We looked at how a team's effective field-goal percentage—a weighted metric that gives more value to three-pointers—changed when the player in question was on and off the court. If the four teammates joining the player shot more effectively while he was on the court than the average five teammates did while he was on the bench, then the player received a positive "teammate boost." 

    The amount of field goals that teammates shot while the player was on the court also influenced this part of the metric. An equal change in effective field-goal percentage is more valuable when more shots are taken than when fewer shots are lofted up at the basket. 

     

    Assists

    Just like in the scoring component, all credit for assists was split between the person who made the pass and the person who finished the play. After all, every assist results in an assisted field goal; it's impossible for an unassisted bucket to use an assist.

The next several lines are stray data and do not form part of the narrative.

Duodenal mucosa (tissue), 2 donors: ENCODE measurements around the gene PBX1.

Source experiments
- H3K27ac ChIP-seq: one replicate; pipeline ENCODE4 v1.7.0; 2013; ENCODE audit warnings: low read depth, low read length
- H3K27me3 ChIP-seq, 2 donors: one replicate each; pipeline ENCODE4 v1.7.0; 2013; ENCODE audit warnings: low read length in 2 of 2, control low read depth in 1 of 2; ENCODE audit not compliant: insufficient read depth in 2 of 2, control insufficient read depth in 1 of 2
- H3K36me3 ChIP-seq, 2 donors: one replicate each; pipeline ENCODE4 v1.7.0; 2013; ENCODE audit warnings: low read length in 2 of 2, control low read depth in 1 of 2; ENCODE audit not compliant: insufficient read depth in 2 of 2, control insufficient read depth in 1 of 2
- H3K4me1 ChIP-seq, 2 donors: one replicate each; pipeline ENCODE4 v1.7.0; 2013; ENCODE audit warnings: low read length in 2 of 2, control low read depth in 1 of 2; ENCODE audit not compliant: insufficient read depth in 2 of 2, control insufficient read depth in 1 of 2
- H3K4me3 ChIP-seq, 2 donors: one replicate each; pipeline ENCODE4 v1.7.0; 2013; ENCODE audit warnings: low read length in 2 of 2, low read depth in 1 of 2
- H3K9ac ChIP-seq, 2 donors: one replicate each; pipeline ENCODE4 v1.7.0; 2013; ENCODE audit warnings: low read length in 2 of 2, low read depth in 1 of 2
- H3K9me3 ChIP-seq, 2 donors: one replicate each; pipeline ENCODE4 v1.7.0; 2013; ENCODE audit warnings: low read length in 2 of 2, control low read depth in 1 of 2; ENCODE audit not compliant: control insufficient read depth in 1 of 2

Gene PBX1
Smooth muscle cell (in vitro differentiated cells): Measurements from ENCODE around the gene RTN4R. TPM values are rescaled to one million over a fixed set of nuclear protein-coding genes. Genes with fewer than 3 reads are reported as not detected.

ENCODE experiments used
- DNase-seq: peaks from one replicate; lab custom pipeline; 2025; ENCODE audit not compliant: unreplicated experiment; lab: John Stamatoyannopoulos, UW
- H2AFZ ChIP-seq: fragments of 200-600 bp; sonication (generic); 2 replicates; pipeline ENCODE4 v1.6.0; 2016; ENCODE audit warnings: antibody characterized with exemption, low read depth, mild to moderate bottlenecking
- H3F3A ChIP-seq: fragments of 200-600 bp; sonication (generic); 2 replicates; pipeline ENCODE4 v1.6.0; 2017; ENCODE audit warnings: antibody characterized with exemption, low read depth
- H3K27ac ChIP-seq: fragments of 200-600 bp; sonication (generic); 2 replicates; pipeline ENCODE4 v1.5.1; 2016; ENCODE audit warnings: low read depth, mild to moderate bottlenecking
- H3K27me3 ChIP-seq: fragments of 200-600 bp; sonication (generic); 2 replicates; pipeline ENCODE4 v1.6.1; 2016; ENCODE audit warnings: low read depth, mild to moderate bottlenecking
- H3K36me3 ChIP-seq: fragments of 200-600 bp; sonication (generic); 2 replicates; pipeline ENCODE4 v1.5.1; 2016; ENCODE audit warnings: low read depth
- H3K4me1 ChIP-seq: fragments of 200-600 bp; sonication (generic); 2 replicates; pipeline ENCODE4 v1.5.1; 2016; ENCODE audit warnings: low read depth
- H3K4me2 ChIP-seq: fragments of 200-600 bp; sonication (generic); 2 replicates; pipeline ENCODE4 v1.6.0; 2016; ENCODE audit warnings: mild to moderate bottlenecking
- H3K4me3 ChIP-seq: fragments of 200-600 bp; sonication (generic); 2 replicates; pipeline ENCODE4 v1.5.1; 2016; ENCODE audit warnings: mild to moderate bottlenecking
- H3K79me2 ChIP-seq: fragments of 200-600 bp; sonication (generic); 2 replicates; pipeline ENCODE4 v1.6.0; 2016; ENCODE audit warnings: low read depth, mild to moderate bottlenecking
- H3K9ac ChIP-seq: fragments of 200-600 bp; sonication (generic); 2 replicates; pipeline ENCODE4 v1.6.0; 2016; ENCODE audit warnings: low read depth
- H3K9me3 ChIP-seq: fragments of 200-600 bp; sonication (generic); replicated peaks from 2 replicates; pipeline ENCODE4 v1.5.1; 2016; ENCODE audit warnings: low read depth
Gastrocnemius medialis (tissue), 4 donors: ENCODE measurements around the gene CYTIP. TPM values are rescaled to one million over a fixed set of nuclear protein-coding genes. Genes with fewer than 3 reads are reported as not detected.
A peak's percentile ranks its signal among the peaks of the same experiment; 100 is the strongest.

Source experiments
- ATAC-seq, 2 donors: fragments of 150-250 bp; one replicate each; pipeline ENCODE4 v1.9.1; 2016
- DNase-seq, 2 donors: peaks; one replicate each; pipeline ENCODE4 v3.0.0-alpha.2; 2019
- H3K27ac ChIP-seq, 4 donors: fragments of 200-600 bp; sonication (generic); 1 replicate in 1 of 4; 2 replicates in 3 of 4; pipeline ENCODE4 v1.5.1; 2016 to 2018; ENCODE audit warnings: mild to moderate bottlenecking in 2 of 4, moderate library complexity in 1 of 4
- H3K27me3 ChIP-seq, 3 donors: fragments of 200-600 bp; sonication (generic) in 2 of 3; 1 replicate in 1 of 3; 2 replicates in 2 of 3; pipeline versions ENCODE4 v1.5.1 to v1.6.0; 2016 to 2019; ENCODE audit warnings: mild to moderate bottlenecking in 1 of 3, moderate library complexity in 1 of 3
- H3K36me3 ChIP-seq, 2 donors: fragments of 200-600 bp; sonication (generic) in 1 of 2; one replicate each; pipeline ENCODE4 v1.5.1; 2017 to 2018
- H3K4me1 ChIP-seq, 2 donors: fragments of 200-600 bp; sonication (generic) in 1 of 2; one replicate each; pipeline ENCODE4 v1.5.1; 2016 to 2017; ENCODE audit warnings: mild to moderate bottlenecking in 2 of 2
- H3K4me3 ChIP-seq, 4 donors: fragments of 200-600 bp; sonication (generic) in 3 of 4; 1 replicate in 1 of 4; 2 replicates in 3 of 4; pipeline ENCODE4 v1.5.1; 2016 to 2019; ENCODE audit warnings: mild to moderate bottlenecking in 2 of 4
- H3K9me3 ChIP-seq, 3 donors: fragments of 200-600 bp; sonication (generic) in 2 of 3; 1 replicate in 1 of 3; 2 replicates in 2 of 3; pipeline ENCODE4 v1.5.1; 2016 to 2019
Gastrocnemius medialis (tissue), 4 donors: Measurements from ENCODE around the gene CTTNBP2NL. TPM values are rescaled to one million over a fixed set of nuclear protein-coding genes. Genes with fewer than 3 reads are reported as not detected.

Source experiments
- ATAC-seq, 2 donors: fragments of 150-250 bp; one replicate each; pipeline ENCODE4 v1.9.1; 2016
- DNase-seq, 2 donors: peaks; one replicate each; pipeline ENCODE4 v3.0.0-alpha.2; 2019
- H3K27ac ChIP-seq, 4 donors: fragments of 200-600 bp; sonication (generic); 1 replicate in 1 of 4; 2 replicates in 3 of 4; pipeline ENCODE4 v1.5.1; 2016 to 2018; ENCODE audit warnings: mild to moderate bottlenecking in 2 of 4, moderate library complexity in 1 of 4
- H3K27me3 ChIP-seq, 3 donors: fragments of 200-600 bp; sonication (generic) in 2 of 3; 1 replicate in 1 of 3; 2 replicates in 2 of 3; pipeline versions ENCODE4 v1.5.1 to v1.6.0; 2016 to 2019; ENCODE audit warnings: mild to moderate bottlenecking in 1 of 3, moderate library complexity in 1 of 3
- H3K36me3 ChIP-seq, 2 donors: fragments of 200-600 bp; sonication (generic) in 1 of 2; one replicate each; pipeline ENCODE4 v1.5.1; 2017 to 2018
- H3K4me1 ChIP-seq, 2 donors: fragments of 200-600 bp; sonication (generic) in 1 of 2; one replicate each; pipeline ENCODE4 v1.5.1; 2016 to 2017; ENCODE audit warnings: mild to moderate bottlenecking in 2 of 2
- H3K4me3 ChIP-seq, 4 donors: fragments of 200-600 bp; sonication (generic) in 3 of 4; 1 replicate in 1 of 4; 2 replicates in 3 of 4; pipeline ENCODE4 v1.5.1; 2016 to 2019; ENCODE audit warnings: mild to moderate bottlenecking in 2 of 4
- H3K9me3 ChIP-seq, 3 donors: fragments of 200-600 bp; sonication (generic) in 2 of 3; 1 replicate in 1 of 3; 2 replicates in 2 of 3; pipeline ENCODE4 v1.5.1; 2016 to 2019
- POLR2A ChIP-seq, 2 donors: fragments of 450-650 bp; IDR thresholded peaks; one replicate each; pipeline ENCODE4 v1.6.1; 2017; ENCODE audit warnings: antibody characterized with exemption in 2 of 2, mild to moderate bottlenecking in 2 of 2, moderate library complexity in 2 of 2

Players also received more credit when assists led to three-pointers, as those shots are worth an extra point on the scoreboard. 

     

    Other Factors

    Players received positive boosts for free throws made and offensive rebounds. However, not every offensive rebound is equal. 

    Those boards were weighted according to how successfully teams used possessions. An offensive rebound is more valuable on a team that averages 1.1 points per possession than it is on a team that averages 1.0 points per possession. 

    The same theory applies to missed shots from the field and turnovers, both of which counted against players in this formula. 

    However, all missed field goals aren’t lost possessions. Many times, teams score on missed field goals. In fact, the tip-in is one of the most efficient shots in the game, and literally none of those happen without a missed shot.